This was the universal kit which included an engine, transmission and suspension parts. The ORECA-supplied kit came in three different sizes in an odd attempt to make one size fit all. It was an attempt to equate a bastardized four-wheel drive Renault Clio to a Subaru WRX in an effort to cure the ills of the FIA’s ‘regions’. It didn’t work. ORECA did a brilliant job in developing the car, but, for me, the whole concept was flawed.

And the question of how best to deal with Regional Rally Championships (that reminds me – we also had the odd technical ‘innovation’ of the Regional Rally Car – a de-tuned World Rally Car for the Regions which didn’t work either) remains.

Sliding the ERC under the WRC Promoter’s umbrella is a great plan. Nobody knows more about promoting rallying than the Munich boffins who are building and polishing the pyramid’s pointy bit up top. But what about Asia Pacific, Africa and the Middle East? Still plenty of work to do there.

Rally Star is a brilliant way to start that work. This talent development program, which over-arches all the regions, is a brilliant concept.

If you have a Playstation and a copy of the latest WRC game, you can qualify for the continental finals and real-time competition in an XC LifeLive TN5 Cross Car.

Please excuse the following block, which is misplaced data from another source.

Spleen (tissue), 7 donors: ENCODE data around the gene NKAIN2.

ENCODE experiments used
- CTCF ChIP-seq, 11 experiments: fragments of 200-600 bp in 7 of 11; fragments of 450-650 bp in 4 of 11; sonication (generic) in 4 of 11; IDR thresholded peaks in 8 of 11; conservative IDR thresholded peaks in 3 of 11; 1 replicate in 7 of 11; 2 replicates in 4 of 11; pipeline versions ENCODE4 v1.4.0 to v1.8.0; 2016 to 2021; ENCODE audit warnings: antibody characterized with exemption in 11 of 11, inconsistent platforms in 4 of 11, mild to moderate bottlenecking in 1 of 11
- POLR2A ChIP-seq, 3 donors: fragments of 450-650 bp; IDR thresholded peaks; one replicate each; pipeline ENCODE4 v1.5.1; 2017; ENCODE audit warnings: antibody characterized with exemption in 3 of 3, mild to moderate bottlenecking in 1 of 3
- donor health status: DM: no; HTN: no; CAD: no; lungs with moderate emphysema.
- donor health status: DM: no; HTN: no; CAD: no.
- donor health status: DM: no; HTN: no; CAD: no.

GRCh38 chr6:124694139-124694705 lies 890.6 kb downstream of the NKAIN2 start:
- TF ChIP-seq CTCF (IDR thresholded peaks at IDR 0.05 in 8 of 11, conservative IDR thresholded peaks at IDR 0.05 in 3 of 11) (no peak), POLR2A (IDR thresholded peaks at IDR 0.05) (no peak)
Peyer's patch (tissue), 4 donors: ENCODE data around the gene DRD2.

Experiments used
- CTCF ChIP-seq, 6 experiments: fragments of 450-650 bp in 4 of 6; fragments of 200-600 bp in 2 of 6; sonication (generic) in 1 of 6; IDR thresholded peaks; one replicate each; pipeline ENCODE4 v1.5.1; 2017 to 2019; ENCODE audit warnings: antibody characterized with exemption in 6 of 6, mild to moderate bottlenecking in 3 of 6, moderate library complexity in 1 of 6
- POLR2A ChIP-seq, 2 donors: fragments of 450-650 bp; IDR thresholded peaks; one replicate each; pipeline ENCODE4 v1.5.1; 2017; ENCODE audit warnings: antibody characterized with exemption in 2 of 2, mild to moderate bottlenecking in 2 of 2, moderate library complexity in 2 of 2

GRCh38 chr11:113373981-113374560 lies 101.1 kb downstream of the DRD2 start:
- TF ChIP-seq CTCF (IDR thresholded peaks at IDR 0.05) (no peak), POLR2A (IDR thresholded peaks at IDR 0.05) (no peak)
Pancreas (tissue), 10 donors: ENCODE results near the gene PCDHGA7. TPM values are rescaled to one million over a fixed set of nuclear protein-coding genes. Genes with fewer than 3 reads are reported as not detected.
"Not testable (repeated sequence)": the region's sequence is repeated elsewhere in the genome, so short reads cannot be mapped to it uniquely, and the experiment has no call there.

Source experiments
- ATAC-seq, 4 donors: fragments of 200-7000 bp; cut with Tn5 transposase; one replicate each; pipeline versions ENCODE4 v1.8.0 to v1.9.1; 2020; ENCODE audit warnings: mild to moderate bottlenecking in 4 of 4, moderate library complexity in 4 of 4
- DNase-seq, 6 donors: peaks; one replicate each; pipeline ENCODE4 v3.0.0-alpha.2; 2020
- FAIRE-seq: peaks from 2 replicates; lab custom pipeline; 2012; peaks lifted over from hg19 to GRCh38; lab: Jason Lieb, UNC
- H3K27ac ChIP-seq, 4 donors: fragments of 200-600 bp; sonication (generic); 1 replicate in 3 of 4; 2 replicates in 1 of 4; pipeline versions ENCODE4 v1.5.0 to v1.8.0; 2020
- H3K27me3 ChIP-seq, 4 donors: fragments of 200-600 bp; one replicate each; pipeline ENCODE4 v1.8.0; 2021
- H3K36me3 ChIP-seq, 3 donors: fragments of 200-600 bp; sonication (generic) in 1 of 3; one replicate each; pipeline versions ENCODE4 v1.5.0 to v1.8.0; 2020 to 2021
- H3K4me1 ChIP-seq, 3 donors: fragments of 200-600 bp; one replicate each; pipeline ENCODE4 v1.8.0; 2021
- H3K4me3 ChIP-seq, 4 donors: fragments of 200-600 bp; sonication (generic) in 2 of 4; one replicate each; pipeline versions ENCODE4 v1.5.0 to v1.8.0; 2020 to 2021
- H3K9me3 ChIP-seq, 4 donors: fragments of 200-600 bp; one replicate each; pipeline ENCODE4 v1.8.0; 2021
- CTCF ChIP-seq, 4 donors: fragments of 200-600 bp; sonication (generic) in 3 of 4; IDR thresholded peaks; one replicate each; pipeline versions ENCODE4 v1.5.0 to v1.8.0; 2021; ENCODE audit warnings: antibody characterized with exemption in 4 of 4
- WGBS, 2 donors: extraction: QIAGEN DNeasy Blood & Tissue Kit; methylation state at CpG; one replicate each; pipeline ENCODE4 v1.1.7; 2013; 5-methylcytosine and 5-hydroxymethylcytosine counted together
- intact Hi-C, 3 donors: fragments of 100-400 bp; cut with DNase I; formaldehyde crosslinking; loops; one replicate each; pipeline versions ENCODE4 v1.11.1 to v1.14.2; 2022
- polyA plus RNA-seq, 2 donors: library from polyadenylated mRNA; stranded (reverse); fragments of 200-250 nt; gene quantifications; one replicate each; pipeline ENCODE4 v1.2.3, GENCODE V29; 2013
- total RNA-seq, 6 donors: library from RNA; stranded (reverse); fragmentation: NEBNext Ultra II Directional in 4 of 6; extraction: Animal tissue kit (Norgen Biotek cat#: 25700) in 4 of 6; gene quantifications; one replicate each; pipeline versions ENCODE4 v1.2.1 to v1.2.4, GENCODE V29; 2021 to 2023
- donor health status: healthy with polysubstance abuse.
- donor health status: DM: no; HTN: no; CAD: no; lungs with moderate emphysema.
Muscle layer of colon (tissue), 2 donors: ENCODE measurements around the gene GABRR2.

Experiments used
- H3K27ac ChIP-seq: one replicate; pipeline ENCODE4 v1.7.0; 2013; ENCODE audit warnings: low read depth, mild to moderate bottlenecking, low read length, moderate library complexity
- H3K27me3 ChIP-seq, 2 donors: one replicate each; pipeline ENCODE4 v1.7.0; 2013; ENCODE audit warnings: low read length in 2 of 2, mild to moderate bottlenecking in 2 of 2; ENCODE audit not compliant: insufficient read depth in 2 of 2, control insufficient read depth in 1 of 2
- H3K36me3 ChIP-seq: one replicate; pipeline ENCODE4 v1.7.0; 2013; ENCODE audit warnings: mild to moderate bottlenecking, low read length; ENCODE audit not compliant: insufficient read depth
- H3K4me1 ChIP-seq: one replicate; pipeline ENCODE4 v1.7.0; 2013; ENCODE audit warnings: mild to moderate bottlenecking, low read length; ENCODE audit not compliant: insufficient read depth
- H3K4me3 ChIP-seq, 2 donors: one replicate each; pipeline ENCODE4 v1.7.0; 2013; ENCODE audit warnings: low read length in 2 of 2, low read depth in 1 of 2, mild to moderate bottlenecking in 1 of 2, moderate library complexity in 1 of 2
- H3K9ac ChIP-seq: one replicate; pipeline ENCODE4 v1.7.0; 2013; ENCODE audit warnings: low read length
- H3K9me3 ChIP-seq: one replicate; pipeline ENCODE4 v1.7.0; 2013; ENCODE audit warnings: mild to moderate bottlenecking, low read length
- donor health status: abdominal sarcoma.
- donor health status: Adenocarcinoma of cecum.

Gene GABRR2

Genuinely, Jérôme Roussel and Yves Matton should take a bow on this one. It’s a special competition which, for the first time in the history of our sport, offers the opportunity for truly undiscovered talent to go from their sofa to the very top of the World Rally Championship.

And spread the Rally Star word across the regions is going to bring more awareness of the sport. And that can only be a good thing.

Ogier test 4

But, as Todt close the door for the final time, it’s Rally1 that everybody’s talking about. We have hybrid and we have 100% sustainable fuel. And, let’s not forget, we have what look to be the safest rally cars in the sport’s history.

As you can imagine as a former competitor, the safety of the crew is close to Todt’s heart. The other stuff, the stuff aimed at helping to contain climate change and cut carbon dioxide emissions? It’s all a little bit late. Hybrid’s been a thing since Todt was wearing red and celebrating regularly and often with a man called Michael.

For me, the sustainability side of off-road motorsport is something which can’t please Todt on his departure. In 2018, World Rallycross had the absolute golden ticket of going all-electric. Somehow an open goal was missed. It’s taken four more years to get that and the WRC moving under anything but internal combustion.

Let’s end on a positive. Todt took the WRC back to Africa this year and that’s an enormous tick.

Au revoir, Mr Prez. Thanks for the chats.

Words:David Evans